Appleton's Cyclopedia of American Biography, edited by James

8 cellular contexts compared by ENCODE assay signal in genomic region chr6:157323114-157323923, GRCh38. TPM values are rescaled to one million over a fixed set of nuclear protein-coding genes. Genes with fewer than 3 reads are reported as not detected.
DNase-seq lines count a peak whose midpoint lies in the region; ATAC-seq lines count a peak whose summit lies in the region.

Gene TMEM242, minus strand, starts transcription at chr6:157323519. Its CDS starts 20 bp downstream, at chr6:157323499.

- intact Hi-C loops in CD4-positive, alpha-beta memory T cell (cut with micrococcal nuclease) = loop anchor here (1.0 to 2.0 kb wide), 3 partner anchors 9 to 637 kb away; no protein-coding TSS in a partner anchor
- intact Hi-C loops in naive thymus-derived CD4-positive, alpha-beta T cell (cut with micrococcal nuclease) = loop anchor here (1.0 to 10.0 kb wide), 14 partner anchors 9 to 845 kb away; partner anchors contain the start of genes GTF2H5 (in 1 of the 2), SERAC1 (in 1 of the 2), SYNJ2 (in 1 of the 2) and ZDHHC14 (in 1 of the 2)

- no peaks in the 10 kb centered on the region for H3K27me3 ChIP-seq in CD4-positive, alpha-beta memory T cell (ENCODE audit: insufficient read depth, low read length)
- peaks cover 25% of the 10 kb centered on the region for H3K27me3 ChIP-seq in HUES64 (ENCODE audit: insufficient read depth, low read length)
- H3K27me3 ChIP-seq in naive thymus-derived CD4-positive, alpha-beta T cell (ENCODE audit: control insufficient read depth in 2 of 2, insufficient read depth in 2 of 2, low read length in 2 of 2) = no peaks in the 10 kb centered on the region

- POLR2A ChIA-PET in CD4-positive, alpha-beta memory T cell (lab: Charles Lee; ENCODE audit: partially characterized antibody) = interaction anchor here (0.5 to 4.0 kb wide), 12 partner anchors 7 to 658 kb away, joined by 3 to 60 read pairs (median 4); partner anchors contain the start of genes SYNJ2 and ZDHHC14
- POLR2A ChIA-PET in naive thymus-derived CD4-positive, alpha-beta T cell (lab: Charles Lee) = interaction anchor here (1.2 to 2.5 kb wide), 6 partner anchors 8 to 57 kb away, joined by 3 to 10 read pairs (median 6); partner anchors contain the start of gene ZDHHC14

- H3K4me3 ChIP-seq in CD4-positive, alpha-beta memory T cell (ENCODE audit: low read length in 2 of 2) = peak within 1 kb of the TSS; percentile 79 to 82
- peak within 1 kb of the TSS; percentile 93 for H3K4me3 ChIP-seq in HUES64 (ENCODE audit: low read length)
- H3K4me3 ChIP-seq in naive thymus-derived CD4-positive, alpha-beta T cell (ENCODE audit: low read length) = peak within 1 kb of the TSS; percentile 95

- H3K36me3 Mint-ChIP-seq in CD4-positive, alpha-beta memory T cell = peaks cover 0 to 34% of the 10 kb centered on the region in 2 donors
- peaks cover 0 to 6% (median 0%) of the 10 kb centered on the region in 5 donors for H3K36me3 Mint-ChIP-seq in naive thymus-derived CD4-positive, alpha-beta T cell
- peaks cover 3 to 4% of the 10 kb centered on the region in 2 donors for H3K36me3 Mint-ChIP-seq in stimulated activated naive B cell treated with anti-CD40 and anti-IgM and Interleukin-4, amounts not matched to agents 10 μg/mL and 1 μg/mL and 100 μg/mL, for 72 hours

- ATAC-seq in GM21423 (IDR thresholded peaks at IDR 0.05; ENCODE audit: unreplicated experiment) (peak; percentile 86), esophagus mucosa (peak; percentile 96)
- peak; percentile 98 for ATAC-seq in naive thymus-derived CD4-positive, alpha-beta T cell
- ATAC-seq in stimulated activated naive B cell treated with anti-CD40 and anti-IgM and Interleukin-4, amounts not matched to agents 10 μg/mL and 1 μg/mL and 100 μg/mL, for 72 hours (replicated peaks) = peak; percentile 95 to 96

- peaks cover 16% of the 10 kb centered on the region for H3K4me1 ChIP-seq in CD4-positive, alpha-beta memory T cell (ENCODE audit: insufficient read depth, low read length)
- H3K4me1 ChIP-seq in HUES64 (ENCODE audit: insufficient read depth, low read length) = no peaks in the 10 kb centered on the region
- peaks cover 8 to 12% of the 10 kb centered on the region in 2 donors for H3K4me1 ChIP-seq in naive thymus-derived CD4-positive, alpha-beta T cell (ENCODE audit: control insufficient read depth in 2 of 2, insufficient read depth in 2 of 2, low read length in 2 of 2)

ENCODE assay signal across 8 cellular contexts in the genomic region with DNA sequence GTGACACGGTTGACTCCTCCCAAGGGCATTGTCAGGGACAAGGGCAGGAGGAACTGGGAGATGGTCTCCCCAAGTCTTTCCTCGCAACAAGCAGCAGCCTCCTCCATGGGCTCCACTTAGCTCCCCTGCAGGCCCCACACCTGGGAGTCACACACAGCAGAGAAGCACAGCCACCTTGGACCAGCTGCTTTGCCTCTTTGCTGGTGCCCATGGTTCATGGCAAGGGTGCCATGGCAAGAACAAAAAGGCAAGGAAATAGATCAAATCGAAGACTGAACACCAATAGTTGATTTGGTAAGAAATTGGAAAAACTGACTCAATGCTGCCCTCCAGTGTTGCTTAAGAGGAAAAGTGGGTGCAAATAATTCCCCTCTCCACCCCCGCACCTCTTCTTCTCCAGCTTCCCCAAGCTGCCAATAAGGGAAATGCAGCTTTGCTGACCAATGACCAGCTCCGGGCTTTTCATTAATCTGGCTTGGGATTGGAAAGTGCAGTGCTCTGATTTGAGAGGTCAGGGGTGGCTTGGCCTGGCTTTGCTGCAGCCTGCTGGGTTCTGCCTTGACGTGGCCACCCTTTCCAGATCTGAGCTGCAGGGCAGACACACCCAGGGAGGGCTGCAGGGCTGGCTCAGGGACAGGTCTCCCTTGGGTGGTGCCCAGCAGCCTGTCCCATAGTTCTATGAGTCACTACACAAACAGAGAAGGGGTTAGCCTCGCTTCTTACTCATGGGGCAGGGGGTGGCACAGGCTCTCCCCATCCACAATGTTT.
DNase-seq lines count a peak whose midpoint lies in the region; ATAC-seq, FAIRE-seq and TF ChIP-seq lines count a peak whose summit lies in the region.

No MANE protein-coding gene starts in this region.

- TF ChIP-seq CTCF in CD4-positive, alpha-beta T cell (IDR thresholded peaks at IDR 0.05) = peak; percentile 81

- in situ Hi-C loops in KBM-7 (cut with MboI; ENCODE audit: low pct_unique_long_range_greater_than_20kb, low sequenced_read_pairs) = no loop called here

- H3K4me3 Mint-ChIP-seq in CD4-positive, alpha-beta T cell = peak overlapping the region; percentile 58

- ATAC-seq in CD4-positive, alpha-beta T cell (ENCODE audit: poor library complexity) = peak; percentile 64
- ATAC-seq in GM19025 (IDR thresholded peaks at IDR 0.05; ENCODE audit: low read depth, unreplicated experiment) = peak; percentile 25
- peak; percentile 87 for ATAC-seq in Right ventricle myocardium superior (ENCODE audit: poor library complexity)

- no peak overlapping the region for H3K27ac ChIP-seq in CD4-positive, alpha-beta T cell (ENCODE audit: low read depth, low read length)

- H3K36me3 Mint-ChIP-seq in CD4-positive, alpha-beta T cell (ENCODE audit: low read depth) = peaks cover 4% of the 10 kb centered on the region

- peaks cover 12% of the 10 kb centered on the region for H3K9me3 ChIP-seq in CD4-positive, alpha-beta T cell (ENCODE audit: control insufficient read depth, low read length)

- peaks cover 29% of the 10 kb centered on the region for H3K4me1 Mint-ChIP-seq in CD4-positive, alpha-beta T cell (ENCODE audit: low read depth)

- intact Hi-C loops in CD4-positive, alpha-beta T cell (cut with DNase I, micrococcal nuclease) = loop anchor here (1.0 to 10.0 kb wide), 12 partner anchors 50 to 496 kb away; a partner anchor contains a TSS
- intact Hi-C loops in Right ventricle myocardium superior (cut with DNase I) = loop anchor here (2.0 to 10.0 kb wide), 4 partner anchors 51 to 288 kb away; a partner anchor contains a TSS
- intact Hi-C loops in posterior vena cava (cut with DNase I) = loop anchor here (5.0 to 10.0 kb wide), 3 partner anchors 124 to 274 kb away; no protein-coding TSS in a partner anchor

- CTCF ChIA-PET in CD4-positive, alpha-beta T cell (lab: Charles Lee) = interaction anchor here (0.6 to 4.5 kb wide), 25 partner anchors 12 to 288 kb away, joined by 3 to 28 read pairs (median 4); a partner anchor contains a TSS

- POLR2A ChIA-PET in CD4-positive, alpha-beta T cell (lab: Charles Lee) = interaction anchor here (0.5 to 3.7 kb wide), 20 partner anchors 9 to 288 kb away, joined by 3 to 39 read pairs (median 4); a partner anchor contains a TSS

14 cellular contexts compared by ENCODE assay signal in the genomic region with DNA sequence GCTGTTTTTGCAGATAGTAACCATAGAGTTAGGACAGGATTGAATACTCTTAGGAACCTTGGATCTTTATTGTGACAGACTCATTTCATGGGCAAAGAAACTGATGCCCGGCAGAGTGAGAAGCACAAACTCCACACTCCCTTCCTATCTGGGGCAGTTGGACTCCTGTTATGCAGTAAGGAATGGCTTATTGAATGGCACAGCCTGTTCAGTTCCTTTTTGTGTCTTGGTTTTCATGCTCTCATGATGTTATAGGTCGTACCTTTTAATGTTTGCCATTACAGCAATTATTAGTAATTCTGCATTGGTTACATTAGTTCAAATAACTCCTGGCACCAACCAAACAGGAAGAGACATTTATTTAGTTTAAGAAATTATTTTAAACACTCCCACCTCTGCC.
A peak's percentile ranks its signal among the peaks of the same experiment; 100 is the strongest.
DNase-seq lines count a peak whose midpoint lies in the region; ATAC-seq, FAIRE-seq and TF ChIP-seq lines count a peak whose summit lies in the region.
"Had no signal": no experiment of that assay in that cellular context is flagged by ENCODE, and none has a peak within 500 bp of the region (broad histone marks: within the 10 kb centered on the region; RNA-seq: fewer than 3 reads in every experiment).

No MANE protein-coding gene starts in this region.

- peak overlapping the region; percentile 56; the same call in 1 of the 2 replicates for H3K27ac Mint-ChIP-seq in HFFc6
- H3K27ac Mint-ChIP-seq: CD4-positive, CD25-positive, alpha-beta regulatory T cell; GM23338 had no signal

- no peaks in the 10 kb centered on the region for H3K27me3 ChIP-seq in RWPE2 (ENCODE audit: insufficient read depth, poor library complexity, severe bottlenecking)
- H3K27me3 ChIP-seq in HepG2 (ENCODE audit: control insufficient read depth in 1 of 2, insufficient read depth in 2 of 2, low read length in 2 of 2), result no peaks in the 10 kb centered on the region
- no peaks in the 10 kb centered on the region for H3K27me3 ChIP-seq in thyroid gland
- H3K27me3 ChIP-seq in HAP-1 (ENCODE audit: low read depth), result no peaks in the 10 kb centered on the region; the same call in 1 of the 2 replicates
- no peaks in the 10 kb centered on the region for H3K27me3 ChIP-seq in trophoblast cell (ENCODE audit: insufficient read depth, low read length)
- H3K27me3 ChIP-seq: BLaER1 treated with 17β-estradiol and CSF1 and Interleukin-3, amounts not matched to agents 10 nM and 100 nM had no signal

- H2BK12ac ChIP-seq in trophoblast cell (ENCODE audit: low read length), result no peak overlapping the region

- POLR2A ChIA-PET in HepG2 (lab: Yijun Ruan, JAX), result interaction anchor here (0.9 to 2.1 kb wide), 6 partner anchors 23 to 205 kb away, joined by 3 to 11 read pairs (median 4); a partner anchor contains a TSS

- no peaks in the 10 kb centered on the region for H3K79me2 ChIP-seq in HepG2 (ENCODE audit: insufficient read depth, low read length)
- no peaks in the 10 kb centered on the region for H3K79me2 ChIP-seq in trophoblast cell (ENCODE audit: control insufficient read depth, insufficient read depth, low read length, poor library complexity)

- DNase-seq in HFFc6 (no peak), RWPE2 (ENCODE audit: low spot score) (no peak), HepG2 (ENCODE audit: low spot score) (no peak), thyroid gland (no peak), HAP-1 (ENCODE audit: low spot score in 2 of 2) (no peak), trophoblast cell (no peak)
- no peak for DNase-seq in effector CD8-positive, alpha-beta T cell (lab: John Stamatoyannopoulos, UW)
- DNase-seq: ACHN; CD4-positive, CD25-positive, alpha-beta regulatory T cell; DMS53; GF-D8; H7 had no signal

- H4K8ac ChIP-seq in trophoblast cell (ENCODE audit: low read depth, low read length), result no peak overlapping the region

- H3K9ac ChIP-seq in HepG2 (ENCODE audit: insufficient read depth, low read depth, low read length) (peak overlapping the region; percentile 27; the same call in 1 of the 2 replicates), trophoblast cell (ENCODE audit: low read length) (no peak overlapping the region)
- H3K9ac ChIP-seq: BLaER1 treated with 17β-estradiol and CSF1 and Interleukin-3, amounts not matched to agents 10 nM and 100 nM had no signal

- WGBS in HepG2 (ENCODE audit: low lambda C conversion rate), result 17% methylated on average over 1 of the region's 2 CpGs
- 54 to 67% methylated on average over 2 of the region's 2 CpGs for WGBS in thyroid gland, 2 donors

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LANE, Amos, lawyer, born near Aurora, New York, 1 March, 1778; died in Lawrenceburg, Indiana, 2 September, 1849. He received a public school education, studied law, was admitted to the bar, and began practice in Lawrenceburg, Indiana, having removed to the Ohio river in 1807. He was a member of the state legislature, in which he served one session as speaker, and was afterward elected to congress as a Democrat, serving from 1833 till 1837.--His son, James Henry, soldier, born in Lawrenceburg, Indiana, 22 June, 1814; died near Leavenworth, Kansas, 1 July, 1866, studied law, was admitted to the bar in 1840, and elected to the city council of Lawrenceburg. In May, 1846, he enlisted as a private in the 3d Indiana volunteer regiment, organizing for the Mexican war, was chosen colonel, and commanded a brigade at Buena Vista. He became colonel of the 5th Indiana regiment in 1847, and in 1848 was chosen lieutenant-governor of Indiana. From 1853 till 1855 he was a representative in congress, having been chosen as a Democrat, and voted for the repeal of the Missouri compromise. In 1855 he went to Kansas, where he took an active part in politics as a leader of the Free-state party, and was made chairman of the executive committee of the Topeka constitutional convention. He was elected by the people major-general of the free-state troops, and was active in driving out the Missouri invaders. In 1856 he was elected to the United States senate by the legislature that met under the Topeka constitution: but the election was not recognized by congress, and he was indicted in Douglas county for high treason and forced to flee from the territory. In 1857 he was president of the Leavenworth constitutional convention, and again made major-general of the territorial troops. In 1858 he shot a neighbor named Jenkins in a quarrel about a well, for which he was tried and acquitted. On the admission of Kansas to the Union in 1861, he was elected to the United States senate, serving on the committees of Indian affairs and agriculture. In May, 1861, he commanded the frontier guards that were organized for the defence of Washington, and on 18 December he was made brigadier-general of volunteers; but the appointment was cancelled, 21 March, 1862. He commanded the Kansas brigade in the field for four months, rendering good service in western Missouri. He narrowly escaped from the Lawrence massacre in August, 1863, and was an aide to General Curtis during General Sterling Price's raid in October, 1864. He was a delegate to the Baltimore convention of 1864. He was re-elected to the United States senate in 1865, but in the following year, while on his way home, he was attacked with paralysis, his mind became unsettled, and he committed suicide.
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